|Title||Mating patterns in a savanna population of valley oak, Quercus lobata Neé|
|Publication Type||Conference Paper|
|Year of Publication||2002|
|Authors||Sork, VL, Davis, FW, Dyer, RJ, Smouse, PE|
|Conference Name||Fifth Symposium on Oak Woodlands|
|Publisher||USDA Forest Service|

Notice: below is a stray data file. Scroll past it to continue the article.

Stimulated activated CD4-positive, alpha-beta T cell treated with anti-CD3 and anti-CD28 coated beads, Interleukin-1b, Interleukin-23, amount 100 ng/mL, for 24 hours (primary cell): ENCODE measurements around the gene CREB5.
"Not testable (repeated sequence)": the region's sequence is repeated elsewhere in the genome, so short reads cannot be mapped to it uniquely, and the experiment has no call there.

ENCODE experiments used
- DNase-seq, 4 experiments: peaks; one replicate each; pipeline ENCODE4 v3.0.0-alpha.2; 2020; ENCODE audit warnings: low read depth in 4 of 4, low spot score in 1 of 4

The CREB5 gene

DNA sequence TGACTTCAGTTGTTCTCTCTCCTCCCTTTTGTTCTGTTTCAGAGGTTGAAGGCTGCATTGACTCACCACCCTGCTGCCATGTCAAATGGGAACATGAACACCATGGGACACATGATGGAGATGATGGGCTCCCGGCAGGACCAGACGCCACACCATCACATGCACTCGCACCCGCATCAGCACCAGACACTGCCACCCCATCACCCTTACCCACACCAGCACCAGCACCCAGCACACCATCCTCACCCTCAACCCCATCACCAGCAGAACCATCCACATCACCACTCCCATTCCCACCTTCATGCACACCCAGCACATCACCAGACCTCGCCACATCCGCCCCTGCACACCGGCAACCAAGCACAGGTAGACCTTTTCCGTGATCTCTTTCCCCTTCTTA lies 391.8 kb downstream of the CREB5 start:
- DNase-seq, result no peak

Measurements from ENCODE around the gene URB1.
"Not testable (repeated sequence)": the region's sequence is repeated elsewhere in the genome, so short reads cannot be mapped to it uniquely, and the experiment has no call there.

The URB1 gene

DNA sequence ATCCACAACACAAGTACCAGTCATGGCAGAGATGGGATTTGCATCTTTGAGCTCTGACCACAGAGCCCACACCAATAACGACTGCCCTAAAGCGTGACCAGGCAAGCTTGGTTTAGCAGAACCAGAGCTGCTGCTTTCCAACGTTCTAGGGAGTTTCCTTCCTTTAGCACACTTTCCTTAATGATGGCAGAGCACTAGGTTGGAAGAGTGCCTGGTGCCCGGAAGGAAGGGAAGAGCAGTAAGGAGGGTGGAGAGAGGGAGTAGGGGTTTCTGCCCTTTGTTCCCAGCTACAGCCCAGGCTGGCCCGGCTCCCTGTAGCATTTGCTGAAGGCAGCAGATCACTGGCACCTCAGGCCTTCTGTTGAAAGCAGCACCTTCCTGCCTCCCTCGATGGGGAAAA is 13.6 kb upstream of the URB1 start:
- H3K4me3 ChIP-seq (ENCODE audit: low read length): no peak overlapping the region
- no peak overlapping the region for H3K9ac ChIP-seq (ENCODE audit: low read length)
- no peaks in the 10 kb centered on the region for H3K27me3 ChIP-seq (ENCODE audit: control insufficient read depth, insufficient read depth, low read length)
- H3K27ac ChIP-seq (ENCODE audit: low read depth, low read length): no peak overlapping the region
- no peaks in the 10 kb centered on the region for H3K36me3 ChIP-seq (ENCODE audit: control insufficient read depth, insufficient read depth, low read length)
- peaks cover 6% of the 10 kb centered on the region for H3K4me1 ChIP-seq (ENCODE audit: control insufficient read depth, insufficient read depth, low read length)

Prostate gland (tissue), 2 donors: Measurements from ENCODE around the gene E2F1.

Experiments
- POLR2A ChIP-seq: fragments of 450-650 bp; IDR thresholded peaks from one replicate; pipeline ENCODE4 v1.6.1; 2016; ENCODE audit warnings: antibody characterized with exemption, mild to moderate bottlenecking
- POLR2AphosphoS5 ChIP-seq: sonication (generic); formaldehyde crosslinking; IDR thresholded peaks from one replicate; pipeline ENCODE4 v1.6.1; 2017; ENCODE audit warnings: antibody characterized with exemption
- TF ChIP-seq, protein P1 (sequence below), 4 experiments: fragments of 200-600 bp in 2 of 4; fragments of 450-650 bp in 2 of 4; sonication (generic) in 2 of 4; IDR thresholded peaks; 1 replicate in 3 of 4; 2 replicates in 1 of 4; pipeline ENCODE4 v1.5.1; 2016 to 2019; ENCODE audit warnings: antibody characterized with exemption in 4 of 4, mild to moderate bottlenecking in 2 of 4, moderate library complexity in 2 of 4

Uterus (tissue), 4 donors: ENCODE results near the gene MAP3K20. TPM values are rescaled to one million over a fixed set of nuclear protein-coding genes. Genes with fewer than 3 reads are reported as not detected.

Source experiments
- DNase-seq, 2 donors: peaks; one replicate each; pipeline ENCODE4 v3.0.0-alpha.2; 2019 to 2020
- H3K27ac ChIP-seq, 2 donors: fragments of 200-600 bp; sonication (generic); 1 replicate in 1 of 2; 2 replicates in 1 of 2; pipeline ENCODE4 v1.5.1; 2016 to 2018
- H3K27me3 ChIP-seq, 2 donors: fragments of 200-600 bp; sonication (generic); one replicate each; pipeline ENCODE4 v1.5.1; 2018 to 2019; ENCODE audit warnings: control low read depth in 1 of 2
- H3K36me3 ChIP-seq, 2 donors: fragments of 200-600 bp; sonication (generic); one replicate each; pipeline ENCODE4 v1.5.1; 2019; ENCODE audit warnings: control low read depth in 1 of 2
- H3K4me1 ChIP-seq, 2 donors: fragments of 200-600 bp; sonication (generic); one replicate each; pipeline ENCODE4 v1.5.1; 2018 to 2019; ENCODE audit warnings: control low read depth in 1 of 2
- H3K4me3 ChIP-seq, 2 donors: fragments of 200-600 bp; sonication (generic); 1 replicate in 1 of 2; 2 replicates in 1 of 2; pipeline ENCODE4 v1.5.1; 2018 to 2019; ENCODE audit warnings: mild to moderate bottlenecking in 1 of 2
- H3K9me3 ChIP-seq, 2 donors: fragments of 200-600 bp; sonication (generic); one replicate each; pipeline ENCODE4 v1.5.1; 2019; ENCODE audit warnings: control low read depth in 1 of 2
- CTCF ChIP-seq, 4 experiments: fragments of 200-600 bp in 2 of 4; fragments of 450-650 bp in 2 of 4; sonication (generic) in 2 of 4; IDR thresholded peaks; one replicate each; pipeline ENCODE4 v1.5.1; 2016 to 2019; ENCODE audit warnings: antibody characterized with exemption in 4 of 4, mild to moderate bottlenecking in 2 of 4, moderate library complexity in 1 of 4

California Valley oak is threatened by landscape alteration and failing recruitment in remnant stands. Its reproductive ecology is a key element of the seedling recruitment process. We first examine the mating system, to determine the extent of inbreeding in a population at Sedgwick Reserve, in Santa Barbara County. We then quantify variation in germination success and acorn size, evaluating their spatial patterns across the site. We collected acorns from 21 mapped focal trees in fall 1999, measured their average seed weight and germination success, and identified their multilocus genotypes. Using a mixed mating model, we observed significant, but modest selfing (outcrossing rate: tm = 0.96) and no mating among relatives (tm – ts) = 0.0. The effective pollen donor number was estimated to be between 5 and 7 individuals, depending on the inbreeding coefficient of the adults. These mating results indicate relatively little inbreeding but low numbers of pollen donors. Mothers differed significantly in seed weight (range: ~ 4 - 10 g) and germination percentage (range: 0 – 90 percent), and a bivariate analysis showed a gradient across the study site. Such a pattern suggests that environment conditions influence acorn size and germination success. Future work will address whether isolated individuals are at risk of selfing, for the expression of inbreeding depression on seed traits, or a reduction in the effective pollen donor number.